Melatonin is a hormone found naturally in the body. Melatonin used as medicine is usually made synthetically in a laboratory. It is most commonly available in pill form, but melatonin is also available in forms that can be placed in the cheek or under the tongue. This allows the melatonin to be absorbed directly into the body. Some people take melatonin by mouth to adjust the body’s internal clock. Melatonin is most commonly used for insomnia and improving sleep in different conditions. For example, it is used for jet lag, for adjusting sleep-wake cycles in people whose daily work schedule changes (shift-work disorder), and for helping people establish a day and night cycle.
Melatonin’s main job in the body is to regulate night and day cycles or sleep-wake cycles. Darkness causes the body to produce more melatonin, which signals the body to prepare for sleep. Light decreases melatonin production and signals the body to prepare for being awake. Some people who have trouble sleeping have low levels of melatonin. It is thought that adding melatonin from supplements might help them sleep.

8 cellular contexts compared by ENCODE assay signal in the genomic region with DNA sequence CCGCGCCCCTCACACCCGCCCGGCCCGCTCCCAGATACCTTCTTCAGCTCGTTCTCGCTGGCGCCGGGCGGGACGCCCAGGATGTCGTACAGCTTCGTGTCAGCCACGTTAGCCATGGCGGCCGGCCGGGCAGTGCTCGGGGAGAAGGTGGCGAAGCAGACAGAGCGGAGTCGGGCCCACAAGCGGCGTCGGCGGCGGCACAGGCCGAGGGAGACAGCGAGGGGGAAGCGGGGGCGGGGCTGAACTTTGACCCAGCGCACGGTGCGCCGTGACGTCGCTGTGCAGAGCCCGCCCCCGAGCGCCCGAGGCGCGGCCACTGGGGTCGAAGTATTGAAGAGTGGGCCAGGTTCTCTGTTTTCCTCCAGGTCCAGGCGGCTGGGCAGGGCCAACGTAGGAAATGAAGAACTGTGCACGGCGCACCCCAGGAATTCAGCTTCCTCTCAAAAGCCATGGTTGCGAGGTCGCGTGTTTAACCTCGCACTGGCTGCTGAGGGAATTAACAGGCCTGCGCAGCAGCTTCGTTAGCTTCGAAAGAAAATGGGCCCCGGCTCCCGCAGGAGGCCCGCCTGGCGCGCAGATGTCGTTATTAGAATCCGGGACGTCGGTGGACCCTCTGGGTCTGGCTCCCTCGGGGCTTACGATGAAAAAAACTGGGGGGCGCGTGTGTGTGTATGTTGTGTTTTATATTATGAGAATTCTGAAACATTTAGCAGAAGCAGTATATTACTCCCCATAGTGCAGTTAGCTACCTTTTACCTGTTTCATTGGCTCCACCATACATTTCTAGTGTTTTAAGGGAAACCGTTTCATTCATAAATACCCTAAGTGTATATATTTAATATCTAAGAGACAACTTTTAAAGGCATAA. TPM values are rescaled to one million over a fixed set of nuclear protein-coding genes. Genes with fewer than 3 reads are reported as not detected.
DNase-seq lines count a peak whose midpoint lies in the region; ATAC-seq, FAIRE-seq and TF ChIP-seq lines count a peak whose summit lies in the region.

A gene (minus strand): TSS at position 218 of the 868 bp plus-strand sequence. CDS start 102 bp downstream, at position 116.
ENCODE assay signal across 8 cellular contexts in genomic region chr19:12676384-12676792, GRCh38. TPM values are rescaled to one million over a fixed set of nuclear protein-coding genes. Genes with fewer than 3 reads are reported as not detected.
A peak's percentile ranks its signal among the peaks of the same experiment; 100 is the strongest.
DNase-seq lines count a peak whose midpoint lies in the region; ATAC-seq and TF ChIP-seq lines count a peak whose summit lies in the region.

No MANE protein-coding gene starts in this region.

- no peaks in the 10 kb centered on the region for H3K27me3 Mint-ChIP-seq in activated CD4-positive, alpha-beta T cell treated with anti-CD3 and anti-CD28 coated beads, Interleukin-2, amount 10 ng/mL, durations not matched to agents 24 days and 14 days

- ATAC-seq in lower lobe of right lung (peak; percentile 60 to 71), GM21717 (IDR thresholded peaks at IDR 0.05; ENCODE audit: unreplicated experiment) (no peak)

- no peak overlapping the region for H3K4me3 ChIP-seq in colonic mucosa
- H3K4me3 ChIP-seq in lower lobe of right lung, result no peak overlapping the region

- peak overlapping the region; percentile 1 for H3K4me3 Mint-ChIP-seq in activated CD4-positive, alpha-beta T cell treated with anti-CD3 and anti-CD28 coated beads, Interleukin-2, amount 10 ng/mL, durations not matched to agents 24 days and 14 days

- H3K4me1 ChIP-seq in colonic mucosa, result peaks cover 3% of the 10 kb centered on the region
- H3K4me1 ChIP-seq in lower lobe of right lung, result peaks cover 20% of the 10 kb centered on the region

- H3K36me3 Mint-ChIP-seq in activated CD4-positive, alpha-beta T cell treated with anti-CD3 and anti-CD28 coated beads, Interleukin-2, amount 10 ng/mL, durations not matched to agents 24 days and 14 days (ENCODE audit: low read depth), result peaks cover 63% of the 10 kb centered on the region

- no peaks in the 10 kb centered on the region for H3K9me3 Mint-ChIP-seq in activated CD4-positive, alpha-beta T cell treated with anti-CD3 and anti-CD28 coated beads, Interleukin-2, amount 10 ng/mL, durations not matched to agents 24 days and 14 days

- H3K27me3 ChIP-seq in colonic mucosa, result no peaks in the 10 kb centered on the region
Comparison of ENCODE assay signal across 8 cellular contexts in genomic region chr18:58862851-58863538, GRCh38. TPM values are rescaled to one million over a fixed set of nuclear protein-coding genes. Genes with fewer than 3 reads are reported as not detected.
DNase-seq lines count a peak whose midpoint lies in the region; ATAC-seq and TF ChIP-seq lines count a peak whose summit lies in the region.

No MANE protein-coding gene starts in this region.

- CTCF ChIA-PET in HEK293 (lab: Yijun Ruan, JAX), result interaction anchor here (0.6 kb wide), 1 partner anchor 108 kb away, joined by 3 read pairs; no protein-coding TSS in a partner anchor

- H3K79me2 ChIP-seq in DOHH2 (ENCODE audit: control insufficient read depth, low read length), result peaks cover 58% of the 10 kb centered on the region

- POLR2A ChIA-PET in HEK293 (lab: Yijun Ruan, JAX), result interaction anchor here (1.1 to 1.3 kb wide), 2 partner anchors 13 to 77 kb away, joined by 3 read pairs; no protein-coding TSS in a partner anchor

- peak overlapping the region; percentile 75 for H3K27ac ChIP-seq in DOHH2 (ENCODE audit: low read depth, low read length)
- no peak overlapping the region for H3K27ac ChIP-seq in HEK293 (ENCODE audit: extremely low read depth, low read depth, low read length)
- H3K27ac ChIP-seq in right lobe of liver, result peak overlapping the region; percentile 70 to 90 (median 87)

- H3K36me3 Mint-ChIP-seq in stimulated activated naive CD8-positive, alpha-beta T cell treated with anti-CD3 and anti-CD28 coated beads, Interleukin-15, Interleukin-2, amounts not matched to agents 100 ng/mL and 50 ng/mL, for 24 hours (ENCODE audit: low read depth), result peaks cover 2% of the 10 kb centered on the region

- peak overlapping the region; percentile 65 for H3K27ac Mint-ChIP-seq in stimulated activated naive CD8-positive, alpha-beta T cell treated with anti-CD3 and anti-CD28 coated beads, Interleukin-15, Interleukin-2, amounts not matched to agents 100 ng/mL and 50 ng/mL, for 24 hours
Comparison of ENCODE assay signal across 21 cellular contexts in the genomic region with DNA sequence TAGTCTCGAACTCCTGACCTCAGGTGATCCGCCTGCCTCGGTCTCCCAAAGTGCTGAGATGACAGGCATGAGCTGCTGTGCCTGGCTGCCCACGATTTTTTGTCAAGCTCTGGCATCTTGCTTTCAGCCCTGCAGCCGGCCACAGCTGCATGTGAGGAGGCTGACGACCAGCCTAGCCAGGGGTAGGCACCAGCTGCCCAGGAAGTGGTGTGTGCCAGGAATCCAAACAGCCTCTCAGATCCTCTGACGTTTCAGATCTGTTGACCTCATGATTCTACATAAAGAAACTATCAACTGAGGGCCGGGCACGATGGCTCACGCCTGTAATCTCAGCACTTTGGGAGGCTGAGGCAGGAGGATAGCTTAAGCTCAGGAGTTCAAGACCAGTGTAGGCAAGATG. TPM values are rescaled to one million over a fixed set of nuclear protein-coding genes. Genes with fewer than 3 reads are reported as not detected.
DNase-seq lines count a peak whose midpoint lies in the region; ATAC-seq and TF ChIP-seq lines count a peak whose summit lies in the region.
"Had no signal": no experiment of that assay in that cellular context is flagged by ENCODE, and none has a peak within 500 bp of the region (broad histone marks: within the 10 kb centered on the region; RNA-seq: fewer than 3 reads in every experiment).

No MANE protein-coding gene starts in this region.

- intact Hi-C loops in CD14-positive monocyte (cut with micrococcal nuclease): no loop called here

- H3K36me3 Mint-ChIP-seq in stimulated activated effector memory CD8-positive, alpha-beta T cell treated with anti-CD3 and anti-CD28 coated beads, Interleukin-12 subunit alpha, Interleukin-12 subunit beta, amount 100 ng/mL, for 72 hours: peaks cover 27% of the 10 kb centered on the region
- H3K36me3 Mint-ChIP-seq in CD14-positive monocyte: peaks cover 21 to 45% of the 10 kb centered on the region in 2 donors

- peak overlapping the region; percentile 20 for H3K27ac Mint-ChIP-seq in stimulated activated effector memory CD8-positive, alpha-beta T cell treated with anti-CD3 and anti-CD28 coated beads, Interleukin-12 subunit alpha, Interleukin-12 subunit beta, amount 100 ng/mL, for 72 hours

There are actually two things going on that make sleep such a potent antioxidant:
Melatonin is essentially the mitochondrial antioxidant, and ancient one at that.
“Melatonin may be considered as a mitochondrial antioxidant because it not only directly scavenges and indirectly neutralizes free radicals, but it also reduces radical generation in mitochondria, via a phenomenon known as radical avoidance. To achieve radical avoidance, melatonin accelerates the electron flow through the [electron transport chain] and slightly activates the [mitochondrial permeability transition pore]. This may explain why melatonin is more protective of mitochondria against oxidative stress than other antioxidants. Studies have documented that melatonin restores the mitochondrial functions in aged animals and in animals with different pathological conditions.”
Melatonin is quite possibly nature’s most versatile biological signal. It has been found in all major types of organisms — not just animals, but also plants, algae, fungi, and even bacteria. In fact, melatonin is believed to have appeared over 3 billion years ago in photosynthetic bacteria, where it protected against oxidative stress.